"A Christian's life is not defined by what the Christian does. It is defined by Christ and what He has done for us." Pr. Rolf David Preus

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    8. #37
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      Quote Originally Posted by Lämmchen View Post
      Luther needs to be read in the following ways...

      to whom was Luther addressing?
      in what period was Luther writing?
      at what age in his life was Luther writing?

      You see, Luther changed his views on things throughout his life. We need to look at the history and culture to correctly view some things. But we also have to look at the man and what stage of his life he wrote things. Toward the end of his life he was not very well and when people don't feel well they lash out at everything and everyone.

      It has been stated here already in the thread that Lutherans don't follow Luther. So in our regard to Jews, unless they trust in the Lord Jesus the Christ as their Savior then they are unsaved...nonbelievers and damning themselves to hell just as any other individual who has no faith in the Savior who is Jesus or Yeshua whichever name you feel like using.
      At least Lutherans distance themselves of things he said. I've seen ppl in evangelical churches who have no clue what he even said and treat him and Calvin like fantastic big faith hero's.

    9. #38
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      Quote Originally Posted by Imalive View Post
      At least Lutherans distance themselves of things he said. I've seen ppl in evangelical churches who have no clue what he even said and treat him and Calvin like fantastic big faith hero's.
      Luther and Calvin both said some amazing things that point to the Savior. But they were just men like the rest of us (men meaning mankind) in that none of us are perfect and none of us have our faith perfected yet. Don't look to the Christians for faith. Look to the Savior.
      "Christianity does not require more work but more trust." Pr. Jonathan Fisk
      "Bearing fruit does not make you a branch. A branch is a branch because it grows from the vine." Pr. Jonathan Fisk
      "A Christian's life is not defined by what the Christian does. It is defined by Christ and what He has done for us." Pr. Rolf David Preus

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    11. #39
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      Pedrito in Post #21 30:
      An attack on the Jewish religion is an attack on the people practising it. Burning their houses as promoted by Martin Luther is more than just a pertinent example; it constitutes a direct attack. On specific people.

      The fact that Lutheran churches, leaders and people don’t advocate the same actions as Martin Luther did, points to one of two things:
      1. Lutheranism totally repudiates Martin Luther’s words and attitudes with respect to Jews; OR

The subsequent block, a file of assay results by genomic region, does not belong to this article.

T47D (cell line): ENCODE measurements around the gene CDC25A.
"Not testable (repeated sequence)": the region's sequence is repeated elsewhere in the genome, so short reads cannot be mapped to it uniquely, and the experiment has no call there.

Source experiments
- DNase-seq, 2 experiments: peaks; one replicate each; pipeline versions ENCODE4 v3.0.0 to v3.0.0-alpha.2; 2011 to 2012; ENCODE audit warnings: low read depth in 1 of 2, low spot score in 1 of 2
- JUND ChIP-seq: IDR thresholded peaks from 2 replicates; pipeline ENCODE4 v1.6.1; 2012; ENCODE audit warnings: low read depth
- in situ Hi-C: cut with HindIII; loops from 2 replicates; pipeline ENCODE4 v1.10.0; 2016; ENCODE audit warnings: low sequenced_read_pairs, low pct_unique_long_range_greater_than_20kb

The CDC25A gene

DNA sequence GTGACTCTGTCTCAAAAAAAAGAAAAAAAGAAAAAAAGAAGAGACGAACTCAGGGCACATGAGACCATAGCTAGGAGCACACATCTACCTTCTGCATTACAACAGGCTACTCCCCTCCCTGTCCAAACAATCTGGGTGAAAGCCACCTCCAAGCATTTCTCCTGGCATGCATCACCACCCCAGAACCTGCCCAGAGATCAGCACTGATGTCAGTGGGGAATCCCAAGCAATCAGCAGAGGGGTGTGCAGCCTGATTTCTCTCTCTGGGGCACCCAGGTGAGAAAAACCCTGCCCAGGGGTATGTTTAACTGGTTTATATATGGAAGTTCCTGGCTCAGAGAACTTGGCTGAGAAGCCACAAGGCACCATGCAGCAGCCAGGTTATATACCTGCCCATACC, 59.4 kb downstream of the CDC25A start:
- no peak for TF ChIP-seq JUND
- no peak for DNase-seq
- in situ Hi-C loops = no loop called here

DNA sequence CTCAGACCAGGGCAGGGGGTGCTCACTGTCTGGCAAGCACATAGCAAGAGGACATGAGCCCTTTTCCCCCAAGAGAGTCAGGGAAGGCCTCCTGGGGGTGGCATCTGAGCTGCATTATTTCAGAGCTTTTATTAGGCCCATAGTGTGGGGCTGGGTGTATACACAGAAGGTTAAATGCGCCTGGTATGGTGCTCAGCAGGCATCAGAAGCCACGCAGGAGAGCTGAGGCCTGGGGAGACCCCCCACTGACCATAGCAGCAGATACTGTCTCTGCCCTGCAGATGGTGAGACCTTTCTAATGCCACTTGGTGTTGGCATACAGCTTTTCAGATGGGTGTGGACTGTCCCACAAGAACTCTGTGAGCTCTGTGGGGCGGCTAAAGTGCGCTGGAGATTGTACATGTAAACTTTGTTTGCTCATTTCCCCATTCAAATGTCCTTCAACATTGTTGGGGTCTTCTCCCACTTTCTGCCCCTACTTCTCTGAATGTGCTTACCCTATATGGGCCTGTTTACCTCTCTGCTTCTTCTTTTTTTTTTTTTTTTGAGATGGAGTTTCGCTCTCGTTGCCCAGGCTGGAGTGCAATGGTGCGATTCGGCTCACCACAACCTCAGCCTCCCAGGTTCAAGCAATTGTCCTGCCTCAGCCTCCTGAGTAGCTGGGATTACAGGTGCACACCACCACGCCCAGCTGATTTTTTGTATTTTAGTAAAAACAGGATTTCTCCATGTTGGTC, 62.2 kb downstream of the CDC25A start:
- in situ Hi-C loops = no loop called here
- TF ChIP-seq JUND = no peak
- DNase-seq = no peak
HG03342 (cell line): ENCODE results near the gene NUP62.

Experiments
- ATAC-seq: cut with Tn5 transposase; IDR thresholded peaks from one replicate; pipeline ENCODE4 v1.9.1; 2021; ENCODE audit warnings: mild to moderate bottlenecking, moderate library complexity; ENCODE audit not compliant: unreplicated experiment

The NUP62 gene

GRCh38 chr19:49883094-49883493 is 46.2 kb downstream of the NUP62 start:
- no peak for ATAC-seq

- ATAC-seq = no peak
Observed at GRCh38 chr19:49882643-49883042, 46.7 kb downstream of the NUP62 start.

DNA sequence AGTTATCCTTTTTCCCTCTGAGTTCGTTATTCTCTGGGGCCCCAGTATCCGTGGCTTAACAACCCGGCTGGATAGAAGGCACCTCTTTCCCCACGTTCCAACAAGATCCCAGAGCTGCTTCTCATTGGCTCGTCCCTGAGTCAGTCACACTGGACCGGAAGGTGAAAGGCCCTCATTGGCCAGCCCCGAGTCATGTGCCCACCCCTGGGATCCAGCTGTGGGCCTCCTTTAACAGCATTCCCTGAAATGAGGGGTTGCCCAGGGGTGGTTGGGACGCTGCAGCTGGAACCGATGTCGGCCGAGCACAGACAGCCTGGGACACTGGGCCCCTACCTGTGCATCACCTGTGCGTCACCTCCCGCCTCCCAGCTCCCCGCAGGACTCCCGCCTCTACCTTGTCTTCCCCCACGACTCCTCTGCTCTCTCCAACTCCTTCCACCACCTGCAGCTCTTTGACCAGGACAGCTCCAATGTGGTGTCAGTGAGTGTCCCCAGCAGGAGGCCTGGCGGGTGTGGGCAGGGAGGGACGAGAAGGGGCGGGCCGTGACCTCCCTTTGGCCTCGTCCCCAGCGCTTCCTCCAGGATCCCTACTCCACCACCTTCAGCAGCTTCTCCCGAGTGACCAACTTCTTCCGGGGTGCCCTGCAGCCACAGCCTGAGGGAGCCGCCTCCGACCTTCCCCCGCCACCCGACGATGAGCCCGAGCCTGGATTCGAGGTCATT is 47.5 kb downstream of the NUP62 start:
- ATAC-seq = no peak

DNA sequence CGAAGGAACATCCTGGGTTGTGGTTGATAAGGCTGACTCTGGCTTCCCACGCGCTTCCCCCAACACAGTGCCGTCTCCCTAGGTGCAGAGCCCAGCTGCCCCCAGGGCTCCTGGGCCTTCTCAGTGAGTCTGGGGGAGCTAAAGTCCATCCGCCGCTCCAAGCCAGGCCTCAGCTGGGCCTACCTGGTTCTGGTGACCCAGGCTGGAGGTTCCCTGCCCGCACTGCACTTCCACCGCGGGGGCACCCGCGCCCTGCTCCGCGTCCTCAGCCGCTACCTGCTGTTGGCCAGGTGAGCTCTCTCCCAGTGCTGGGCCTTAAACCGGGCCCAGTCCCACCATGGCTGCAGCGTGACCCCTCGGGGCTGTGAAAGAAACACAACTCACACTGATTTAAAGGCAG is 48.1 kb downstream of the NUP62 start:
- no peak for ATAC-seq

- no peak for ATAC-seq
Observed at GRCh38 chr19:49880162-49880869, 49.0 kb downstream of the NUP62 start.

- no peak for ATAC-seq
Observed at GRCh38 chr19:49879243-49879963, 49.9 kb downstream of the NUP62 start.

2. Lutheranism still harbours veiled antipathy towards Jews. (Possibly evidenced by a form of “Replacement Theology”, denying the indelibly recorded promises of God to that nation).

      Pedrito asks: which of the two is true?
      The response in Post #32 was:
      Lutherans don't "follow" Luther. Luthers words aren't our dogma. That should answer both of your questions.
      Which obviously it did not.

      ================================================== ============================================

      Pedrito has warned about the technique of deflection before – steering attention away from “dangerous” questions and statements because the truths they represent are considered unsavoury – and here we have another clear example.

      So clear is that deflection, that the Poster of Post #34 offered:
      I sense that Pedrito is not going to get an answer...
      So, to address the issue even more head on, Pedrito will expand the two former either-or questions into three specific questions, requesting a definitive “Yes” or “No” to each. The first two pertain to Martin Luther’s overt hatred of Jews and the sickening language he used to express the depth of that hatred.

      Remember, Yes or No.

      1. Does the Lutheran Church totally and publicly repudiate Martin Luther’s words and attitudes with respect to Jews?
      2. Does the Lutheran Church still harbour antipathy towards Jews in any overt (directly stated) or covert (veiled) form?
      3. Does the Lutheran Church teach that Israel as a nation has no place in God’s revealed future for Mankind (as indirectly stated in Post #36)?

      Who would like to prove the Poster of Post #34 wrong by issuing direct, truthful answers to the above three questions?
      Last edited by Pedrito; 01-30-2018 at 05:07 AM. Reason: Correct Post # referenced
      Seeking to understand with precision, God's holy and coherent revelation to us.

    12. #40
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      Quote Originally Posted by Lämmchen View Post
      Lutherans don't "follow" Luther. Luthers words aren't our dogma. That should answer both of your questions.
      Who wrote the Concord...